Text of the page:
Raw hot dogs served with undercooked fries.
Cold soup residents beg to have warmed up.
Fish so overcooked it feels like jerky.
These are some of the meals served to residents of a Chartwell long-term care home in the Greater Toronto Area, according to a family member.
“Even before the pandemic, the food was awful,” Sean Chiasson told HuffPost Canada.
Chiasson visited his 97-year-old grandmother at the home every day at lunchtime before the pandemic hit last March.
During those visits, he’d heat up residents’ soup, served at the beginning of every lunch for those who arrive in time for it. He couldn’t get to everyone in the dining room, but said he tried to at least help the residents at his grandmother’s table and those surrounding it.
In the spring, Chiasson’s grandmother was suddenly put on a pureed diet — without consultation or approval from her family, he alleged. Although he eventually got the home to reverse the change, for the days she was on it, she refused to eat the “mush” she was served.
The 97-year-old has lost more than 40 pounds since the start of the pandemic.
“ … As a human being, they should have dignity, and, you know, proper health and nutrition,” Chiasson said.
A spokesperson for Chartwell did not respond by deadline.
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Ontario’s Long-Term Care Home Act states homes must have alternative choices available at meals.
“If the home’s menu cycle does not meet a resident’s nutrition needs, the home must develop an individualized menu for the resident,” it states.
Tanya Blazina, a spokesperson for the Ontario Ministry of Long-Term Care, said the ministry takes compliance with the act seriously, and encourages residents and families to contact the family support and action line if they have concerns.
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Most long-term care residents are at risk of malnutrition and dehydration, which can lead to an increased chance of falls, infections, hospital admissions and overall mortality, according to Dietitians of Canada.
Experts say because of the importance of residents eating nutritious food, more attention needs to be given to their diets. That includes more provincial funding so homes can meet residents’ dietary needs and cook food on site instead of contracting it out.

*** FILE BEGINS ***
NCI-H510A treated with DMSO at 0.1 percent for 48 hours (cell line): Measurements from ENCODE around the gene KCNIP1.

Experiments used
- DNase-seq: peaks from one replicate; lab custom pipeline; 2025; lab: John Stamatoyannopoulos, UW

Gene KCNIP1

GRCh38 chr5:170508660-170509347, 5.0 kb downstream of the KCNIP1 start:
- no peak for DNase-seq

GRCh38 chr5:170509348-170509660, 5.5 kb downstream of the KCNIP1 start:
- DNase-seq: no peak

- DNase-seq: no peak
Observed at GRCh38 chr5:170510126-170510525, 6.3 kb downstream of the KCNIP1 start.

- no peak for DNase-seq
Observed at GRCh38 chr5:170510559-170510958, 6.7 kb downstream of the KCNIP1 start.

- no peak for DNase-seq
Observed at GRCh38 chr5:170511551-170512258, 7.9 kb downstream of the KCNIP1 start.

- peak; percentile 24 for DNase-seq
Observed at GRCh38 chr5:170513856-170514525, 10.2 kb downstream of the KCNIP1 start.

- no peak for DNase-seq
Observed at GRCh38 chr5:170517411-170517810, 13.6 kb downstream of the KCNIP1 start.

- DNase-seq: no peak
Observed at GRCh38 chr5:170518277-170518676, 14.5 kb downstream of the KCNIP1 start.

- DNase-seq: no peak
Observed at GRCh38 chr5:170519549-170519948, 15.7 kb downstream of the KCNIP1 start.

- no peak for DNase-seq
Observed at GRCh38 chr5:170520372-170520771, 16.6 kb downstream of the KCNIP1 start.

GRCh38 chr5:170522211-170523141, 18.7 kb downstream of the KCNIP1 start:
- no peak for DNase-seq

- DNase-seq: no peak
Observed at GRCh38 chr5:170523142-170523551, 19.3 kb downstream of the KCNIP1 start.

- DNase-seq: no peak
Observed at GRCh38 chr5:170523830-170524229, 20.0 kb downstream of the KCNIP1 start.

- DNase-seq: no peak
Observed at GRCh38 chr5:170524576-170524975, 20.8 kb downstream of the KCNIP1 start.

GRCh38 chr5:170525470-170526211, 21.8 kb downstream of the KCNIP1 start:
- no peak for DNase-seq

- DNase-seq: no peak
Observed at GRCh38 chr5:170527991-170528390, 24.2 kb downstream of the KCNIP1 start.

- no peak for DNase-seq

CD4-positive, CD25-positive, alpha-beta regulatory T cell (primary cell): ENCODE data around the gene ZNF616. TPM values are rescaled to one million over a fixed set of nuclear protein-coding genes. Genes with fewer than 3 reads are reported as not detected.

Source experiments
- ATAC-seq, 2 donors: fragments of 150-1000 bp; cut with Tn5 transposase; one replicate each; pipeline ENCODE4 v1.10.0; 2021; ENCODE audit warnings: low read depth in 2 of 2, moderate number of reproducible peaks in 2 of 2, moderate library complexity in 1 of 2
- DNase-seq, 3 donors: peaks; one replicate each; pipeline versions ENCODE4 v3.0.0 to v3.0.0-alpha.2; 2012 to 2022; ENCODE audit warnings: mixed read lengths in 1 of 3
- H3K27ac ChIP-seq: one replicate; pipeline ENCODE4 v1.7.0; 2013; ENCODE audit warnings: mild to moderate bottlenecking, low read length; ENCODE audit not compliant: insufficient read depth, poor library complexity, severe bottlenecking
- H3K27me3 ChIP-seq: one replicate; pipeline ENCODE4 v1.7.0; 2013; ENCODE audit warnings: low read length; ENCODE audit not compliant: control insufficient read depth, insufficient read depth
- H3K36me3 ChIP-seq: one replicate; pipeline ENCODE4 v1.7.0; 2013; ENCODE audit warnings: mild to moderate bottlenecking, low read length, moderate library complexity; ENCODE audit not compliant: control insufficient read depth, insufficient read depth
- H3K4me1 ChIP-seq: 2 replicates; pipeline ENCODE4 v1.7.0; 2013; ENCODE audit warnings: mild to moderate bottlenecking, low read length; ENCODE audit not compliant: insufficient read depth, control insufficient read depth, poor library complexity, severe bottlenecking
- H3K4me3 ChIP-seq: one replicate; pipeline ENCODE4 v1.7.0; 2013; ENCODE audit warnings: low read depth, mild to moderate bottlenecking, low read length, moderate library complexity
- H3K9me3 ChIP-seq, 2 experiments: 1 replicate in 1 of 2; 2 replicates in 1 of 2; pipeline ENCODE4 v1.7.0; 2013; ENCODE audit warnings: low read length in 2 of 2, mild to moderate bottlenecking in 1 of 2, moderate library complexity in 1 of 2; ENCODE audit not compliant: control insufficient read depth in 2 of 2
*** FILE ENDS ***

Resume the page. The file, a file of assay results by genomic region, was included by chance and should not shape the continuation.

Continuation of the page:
Families told HuffPost even before the pandemic their loved ones struggled with a lack of culturally appropriate food, were confused over why they were fed pureed food, and wouldn’t eat the food provided to them. They also said at short-staffed homes there aren’t enough workers to help residents eat — before the pandemic was further affecting staffing levels.
Blazina said homes are still required to provide adequate assistance and eating aids or assistive devices to residents eating in their rooms. She added the most recent visitor policy allows for essential caregivers, who can provide extra support to residents eating in their rooms.
Meal time is often the highlight of residents’ days, and an important time for socializing and maintaining independence, a 2015 report from York University researchers states. But during the COVID-19 pandemic — which has so far claimed the lives of more than 3,000 long-term care residents in Ontario — many are served alone in their rooms, without the prolonged assistance from family or staff they may require.
The Canadian Armed Forces, which was deployed to several Ontario long-term care homes in the spring, reported residents were force fed and forced to drink water, which caused “audible choking.”
There were 660 incidents of food and nutrition issues — from missed meals to residents choking and gastroenteritis outbreaks — reported by Ontario long-term care homes between January 2018 and May 2019, according to a 2019 auditor general (AG) report.
That included 27 cases of unexpected resident deaths because of choking and aspiration, and 100 cases of abuse or neglect of a resident by staff related to food that caused harm or risk of harm.
In 2018, six per cent of the ministry’s inspections related to aspects of food or nutrition, per the auditor general report. That number, according to the report, was 13 per cent in 2015, the last time the AG audited the long-term care inspection program. (At the time, the ministry was called the Ministry of Health and Long-Term Care; the two were made separate ministries in 2019.)
Food ‘for the pigs’
“S**t on a plate” is how June Morrison’s father, a resident at Orchard Villa long-term care home in Pickering, Ont., used to describe his pureed meals there.
George William Morrison died during the COVID-19 pandemic. Orchard Villa was Ontario’s hardest-hit home in the first wave.
She recounts one day when she visited and her father’s hamburger looked like “a mound of this brown stuff.”
“And I put a fork into it, took a mouthful, and I go, ‘OK, I now understand why nobody wants to eat this,’” she told HuffPost.